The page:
I would guess there aren’t many responses because it really is a personal decision based on your needs and preferences. But I’ll explain why I went the direction I did.
I previously used a typical rack interface and it was a great interface, but I needed more inputs and in the end chose the SL32 Series III. Technically, the previous interface was supposed to be the superior sounding since it has 96 kHz capabilities and the SL32 is max 48 kHz. However, I am in a home studio and could not tell any difference in sound quality. In fact, the SL32 sounds absolutely amazing in my opinion. I went through the same dilemma as all of you and considered adding more preamps and getting a Faderport 16, but am very happy I went with the SL32 instead. Since sound quality was the biggest advantage in the interface + additional preamps + Faderport column, I was very happy (and relieved) when I heard how great the SL32 sounded.
The reasons I am happy I went the StudioLive route off the top of my head:
1. I have more preamps than I even need and can leave instruments and mics plugged in ready to go and I have them labeled on the mixer scribble strips and set up Studio One to match so setting up all channels to record takes seconds. On the SL32, 16 of those inputs are combo jacks so I can plug synths directly in and don’t need to DI anything except guitar and bass if I want to record a dry signal for reamp options later.
2. I have the main outs going to powered PA speakers and can turn on the mixer and practice synth or whatever without turning on the computer at all. This should be 1 because it’s a big enough deal for my setup to have been the only advantage I needed to make this decision for me. When thinking about the interface route, I was trying to think of some workaround and everything seemed like it would be a pain and cost extra $.
3. I have the monitor outputs going to studio monitors so I can easily switch to DAW/mixing mode without unplugging anything.
4. I have freakin’ 16 monitor mixes (or it looks like 10 on the SL16)! These can be used all kinds of creative ways-individual headphone mixes, monitor mixes, hardware FX sends, or my favorite sending keyboards to an amp so I can record direct on the keyboard channels while recording the amp at the same time on another track! Sure, you could also reamp, but think of the time this alone saves.
5. The EQ and Comps on the fat channel are not only fantastic, they integrate so well into Studio One it’s crazy! There is a video on Presonus’ youtube channel explaining it where you can see how well thought out the implementation is. There are also reverb and delay onboard, but neither are very good so I’d only consider that an advantage for convenience during practice or live work. For recording/mixing I would (and do) rely on some higher quality plugins or use outboard gear through the AUX returns. Or if you’re broke after buying this mixer. :) The range and quality of the EQs and Comps however combined with the Studio One integration has met all my needs for those duties.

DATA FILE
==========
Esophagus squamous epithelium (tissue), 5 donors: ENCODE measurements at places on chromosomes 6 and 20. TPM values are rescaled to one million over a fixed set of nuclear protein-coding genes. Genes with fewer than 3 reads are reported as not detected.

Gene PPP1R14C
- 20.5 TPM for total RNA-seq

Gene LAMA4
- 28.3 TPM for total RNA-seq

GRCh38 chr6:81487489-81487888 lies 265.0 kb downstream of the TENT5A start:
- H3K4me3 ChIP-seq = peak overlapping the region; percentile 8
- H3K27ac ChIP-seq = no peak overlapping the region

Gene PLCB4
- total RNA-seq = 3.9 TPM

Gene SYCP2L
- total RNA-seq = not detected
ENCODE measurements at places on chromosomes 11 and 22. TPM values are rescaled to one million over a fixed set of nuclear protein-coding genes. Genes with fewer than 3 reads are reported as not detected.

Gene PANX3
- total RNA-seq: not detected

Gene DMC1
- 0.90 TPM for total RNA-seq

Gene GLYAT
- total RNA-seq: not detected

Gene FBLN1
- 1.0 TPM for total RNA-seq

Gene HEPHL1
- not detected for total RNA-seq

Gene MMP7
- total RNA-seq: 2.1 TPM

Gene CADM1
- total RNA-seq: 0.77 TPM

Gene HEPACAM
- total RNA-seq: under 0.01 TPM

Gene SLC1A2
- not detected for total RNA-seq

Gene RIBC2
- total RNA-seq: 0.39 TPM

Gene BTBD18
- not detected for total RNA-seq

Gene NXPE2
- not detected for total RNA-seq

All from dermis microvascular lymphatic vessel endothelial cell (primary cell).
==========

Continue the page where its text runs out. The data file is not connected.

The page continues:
6. It’s USB and I don’t have Thunderbolt ports, so that would’ve been a whole other headache/expense.
7. Switching between the live mixer side and DAW control is the push of the button. I guess this isn’t a fair comparison since with the interface route there is no live mixer side!
Really for me, everything just makes perfect sense, is super easy to use, and I have all the functionality I need for both practice and recording, so it was the perfect solution for me. I couldn’t be happier. The combination of the sound, convenience and functionality at this price point is nothing short of a miracle for my needs. Having said all that, if you are someone who records one instrument at a time, uses a lot of software instruments and mainly just track vocals, are an acoustic band where you throw up 4 mics and don’t need a bunch of line level inputs, live in an apartment where you have to be quiet so don’t need the live mixer functionality, just do voiceover work, or any number of reasons where you don’t feel you’d need the functionality that I listed above, the StudioLive series III is probably overkill. Also, if you feel you need a higher sample rate than 48 kHz, this should make the decision for you (I personally would need to spend way more than I have or could justify on studio treatment, expensive mics and pro monitors before I think I'd be able to benefit from a higher sample rate). You could technically track on a different interface and still mix down on the StudioLive, but you would lose so much functionality that makes it great, it seems like a waste to me. Anyway, that’s my 2 cents. I personally feel like the StudioLive mixers are a crazy bargain for what you get and the Faderport is crazy overpriced for what you get. But these are all tools and it depends on your workflow and needs.